This is the middlebook in the famous Canadian “Deptford trilogy.” Ms. R gave me the first and third books several years ago to bolster my meager canon of Can-Lit and I relished the introductions. The Christmas brought, from her, a first edition of the middle book, THE MANTICORE, so I went back and re-read the first to prepare for the second and am now on, again, the third.

This is the odd-man-out book of the trilogy. It is focussed on a minor character in the first book, is for the most part not set in Canada, departs considerably from the themes and nature of the first book, and stands alone (like a good second trilogy book should) as a story unto itself.

Like the other books, Davies gives us crisp articulation and imagination that moves and surprises. The story arc is sweeping. I really liked these elements:

1. The first book explores the rise of small town people in a larger world. This one explores the son of one of these characters as a personal journey of a larger world boy needing to learn the small of himself. It is an inversion carefully and beautifully, as they say about illusion, pulled off.

2. There are consequences, in Davies’ class-defined, democratically instinctive Canadian/British world. A lot of them are of ambition as defined by individuals. Does the ambition of the son ever live up to the ambition of the father? And what of the ambition(s) of women, including mothers and daughter, when harnessed to patriarchy and capitalism and success? Davies explores these themes very very well, especially for a book of the 1970s rather than a generation later.

3. I learned a lot about Jungian analysis. I did not go into this book wanting to learn a lot about Jungian analysis for I am not big on self-analysis, much less systems of analysis as invented by others. I can be mean about this kinda thing. Why blame childhood (Freud) for a fully grown adult’s failure to deal with issues? And if so, why does childhood also not get any credit for adult success? Really, isn’t there anytime when an adult is fully and completely making his/her own decisions without all the power of others’ influences defining these choices? Jung is not much different in this desire to find others the defining nature of the individual, but he is way different in that he is not overly attached to toilet training and breast feeding and what not. So I’m good with that.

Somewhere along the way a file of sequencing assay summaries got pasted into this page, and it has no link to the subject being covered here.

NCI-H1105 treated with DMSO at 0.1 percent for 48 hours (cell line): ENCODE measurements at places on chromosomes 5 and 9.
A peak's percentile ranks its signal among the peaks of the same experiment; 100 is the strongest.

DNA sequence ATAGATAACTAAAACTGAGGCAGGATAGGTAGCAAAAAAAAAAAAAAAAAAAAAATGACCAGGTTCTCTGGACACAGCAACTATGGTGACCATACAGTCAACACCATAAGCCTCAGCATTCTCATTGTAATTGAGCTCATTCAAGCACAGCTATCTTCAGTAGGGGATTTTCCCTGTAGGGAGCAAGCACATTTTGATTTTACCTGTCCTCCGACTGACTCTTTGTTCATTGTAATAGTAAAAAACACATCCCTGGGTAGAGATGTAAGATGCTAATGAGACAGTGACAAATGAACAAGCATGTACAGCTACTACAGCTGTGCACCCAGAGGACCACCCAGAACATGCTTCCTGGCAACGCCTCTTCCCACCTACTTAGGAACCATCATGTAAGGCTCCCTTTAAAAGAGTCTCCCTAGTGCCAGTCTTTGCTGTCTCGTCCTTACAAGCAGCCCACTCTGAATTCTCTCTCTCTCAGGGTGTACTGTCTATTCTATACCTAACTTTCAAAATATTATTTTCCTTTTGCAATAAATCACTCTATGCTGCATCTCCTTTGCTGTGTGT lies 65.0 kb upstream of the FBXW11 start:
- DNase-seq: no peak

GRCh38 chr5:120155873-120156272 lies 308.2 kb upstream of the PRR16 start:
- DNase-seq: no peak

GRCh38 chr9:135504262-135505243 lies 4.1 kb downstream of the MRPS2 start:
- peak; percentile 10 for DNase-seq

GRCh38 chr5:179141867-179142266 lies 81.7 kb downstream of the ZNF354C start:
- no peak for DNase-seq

3. The book is crafted. It is a pleasure to read, to follow, to be a part of. The characters are strong and purposeful. the story is clear and compelling, and it is a book one wants to finish rather than simply get through.

Thank you, Mr. Davies. It is a pleasure! And Thank You Ms R. It is a PLEASURE to be pushed into the great world of you and Can-Lit. 10 months ago

Epic SunshineCROSS-FIRE by David Haberg.

I finished this a week ago. Plot is that the fall of the Soviet Union means big budget problems for the KGB. They decide to solve their shortage with good old common theft, of gold, while framing U.S. spies as the thieves. The idea is thin, given that off-the-books funding has never been a problem, apparently, for either country. And when you start dragging other nations into the whole thing, as Haberg, does, it
becomes a real suspension of reality.

The nice part of the book is that a descendant of Nazi emigres to Argentina at the end of World War Two is seeking to recover Jewish gold to be returned to proper authorities. I liked the historical reach of this side-plot better than the plot itself.

It was entertaining, this read, but not, to me, mesmerizing. Thank you Mr. Haberg. 11 months ago


Ahhh, the well spring of a loved one’s screen name! The title of this book is ballsy. Can it live up? I’m sure everyone who’s touched it thought the same thing. And I’m sure Eggers has gotten his answers to this question a million times. The question is Caesarian, as is the book: thumbs up, ya love it; thumbs down, it fails, and badly. There’s no inbetween here. Eggers doesn’t offer it, expect it. And if readers go for the in between they’ll do anything to pacify anyone.